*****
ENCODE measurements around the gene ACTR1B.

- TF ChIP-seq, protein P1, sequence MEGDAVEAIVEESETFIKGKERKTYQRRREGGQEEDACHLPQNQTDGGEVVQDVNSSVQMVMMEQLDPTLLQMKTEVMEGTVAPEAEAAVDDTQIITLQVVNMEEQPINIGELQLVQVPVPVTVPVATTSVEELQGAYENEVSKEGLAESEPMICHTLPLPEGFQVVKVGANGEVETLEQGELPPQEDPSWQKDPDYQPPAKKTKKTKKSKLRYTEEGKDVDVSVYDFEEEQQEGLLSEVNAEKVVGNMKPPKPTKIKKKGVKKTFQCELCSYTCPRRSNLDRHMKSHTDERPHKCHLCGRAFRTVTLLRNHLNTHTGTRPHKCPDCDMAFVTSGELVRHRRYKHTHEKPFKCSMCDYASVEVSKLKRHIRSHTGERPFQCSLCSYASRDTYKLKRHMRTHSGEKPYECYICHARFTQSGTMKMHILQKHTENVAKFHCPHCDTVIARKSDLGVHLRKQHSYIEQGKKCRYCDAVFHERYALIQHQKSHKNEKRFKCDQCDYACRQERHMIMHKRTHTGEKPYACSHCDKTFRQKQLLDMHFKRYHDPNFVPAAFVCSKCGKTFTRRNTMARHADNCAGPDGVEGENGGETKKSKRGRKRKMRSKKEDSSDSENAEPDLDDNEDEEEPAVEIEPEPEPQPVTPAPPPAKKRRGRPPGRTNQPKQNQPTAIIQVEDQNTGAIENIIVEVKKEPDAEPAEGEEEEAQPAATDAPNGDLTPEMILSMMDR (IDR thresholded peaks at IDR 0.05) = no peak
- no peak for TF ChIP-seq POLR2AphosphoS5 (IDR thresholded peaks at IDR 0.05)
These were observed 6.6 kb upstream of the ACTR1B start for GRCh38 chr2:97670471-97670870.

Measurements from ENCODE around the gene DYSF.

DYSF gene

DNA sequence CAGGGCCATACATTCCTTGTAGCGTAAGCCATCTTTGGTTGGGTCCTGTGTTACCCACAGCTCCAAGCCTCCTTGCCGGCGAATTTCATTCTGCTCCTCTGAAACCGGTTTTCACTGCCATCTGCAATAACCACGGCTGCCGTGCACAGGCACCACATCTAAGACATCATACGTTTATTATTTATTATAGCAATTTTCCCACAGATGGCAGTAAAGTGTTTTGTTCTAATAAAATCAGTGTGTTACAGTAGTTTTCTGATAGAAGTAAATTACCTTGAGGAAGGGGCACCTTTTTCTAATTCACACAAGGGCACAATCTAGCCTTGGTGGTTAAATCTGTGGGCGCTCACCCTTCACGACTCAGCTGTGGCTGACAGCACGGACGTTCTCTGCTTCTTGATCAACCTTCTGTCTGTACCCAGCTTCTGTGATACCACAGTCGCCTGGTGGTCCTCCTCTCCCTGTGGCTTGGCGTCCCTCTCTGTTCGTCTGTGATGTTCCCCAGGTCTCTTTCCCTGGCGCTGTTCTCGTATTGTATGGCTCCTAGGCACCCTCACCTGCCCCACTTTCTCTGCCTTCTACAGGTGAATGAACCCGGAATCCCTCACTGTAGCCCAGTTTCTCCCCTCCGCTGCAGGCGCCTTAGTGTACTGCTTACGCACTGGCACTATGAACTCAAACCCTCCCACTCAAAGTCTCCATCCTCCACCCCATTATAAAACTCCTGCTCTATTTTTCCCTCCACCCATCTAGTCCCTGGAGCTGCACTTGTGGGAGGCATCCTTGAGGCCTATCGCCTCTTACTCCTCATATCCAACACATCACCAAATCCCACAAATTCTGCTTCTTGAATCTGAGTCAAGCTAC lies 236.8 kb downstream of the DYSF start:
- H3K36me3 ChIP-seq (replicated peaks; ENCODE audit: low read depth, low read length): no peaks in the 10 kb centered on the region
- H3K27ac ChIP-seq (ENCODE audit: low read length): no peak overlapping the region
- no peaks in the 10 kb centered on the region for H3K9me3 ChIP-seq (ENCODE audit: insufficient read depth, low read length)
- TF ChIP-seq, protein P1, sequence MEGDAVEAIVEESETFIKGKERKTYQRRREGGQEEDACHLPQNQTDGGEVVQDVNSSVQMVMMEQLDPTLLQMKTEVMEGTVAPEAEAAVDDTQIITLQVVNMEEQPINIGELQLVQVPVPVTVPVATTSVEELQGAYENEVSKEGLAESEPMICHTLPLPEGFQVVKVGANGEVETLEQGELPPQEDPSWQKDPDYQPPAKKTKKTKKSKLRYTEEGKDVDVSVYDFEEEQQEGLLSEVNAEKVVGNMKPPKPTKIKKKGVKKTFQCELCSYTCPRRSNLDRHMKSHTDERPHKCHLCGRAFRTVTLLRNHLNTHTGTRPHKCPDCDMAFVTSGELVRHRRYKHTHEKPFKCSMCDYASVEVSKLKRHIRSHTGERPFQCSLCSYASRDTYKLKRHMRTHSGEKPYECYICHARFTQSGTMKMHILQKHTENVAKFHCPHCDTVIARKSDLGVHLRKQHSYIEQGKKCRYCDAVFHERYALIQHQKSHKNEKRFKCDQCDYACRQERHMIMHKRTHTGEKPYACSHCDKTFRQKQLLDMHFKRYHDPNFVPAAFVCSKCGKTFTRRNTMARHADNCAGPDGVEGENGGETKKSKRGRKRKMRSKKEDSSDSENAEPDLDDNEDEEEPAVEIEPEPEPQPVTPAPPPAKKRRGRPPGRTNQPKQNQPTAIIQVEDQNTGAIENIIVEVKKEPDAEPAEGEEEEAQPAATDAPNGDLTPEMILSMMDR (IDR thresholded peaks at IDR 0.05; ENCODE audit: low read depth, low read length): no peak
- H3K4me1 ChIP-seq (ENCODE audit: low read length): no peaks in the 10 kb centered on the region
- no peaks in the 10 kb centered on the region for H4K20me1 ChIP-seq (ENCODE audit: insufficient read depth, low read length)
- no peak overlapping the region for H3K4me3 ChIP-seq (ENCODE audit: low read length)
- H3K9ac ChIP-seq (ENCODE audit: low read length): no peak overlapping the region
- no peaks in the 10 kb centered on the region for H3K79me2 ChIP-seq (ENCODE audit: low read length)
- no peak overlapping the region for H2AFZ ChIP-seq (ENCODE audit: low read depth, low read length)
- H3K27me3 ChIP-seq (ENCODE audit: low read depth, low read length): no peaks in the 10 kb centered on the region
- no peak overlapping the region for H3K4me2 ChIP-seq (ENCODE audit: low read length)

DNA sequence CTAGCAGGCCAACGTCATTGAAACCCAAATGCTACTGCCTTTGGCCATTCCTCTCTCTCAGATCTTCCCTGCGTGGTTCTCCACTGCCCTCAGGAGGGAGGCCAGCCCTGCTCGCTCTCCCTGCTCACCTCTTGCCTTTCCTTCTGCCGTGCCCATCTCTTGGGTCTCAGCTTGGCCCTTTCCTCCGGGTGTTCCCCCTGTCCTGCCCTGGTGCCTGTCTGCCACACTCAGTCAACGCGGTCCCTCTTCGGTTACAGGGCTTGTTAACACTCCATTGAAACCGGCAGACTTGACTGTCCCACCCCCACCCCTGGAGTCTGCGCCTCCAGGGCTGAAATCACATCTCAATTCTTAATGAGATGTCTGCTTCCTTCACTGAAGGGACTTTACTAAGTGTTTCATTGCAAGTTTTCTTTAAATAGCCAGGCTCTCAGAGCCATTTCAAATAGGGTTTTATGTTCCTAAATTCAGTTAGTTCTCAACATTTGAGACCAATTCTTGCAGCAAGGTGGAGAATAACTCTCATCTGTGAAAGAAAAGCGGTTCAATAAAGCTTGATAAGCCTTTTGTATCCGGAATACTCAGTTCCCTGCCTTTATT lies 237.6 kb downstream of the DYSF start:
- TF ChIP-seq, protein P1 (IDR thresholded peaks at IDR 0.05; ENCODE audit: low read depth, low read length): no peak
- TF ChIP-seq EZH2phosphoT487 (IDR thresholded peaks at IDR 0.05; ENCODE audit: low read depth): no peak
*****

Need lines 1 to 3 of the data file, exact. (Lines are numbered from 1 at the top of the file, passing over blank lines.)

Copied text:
ENCODE measurements around the gene ACTR1B.

- TF ChIP-seq, protein P1, sequence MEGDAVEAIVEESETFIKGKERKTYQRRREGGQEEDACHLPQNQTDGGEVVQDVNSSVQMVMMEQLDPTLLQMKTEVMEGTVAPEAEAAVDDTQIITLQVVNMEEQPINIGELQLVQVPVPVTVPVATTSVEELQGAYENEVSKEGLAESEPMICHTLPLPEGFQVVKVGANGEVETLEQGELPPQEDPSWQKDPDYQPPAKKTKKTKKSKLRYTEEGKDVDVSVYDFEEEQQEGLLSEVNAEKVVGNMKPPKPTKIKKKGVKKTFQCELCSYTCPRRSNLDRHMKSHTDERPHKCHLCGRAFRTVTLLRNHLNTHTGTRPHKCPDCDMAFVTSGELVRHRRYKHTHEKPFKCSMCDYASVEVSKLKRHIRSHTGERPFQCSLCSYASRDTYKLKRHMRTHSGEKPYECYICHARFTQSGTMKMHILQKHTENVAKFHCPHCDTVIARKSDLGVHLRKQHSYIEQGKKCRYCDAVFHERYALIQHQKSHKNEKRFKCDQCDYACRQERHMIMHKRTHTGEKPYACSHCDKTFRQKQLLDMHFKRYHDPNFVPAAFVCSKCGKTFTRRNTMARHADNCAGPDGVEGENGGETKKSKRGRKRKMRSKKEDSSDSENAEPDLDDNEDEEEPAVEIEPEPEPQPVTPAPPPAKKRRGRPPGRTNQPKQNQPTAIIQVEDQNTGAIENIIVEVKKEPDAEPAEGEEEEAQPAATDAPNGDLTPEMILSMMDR (IDR thresholded peaks at IDR 0.05) = no peak
- no peak for TF ChIP-seq POLR2AphosphoS5 (IDR thresholded peaks at IDR 0.05)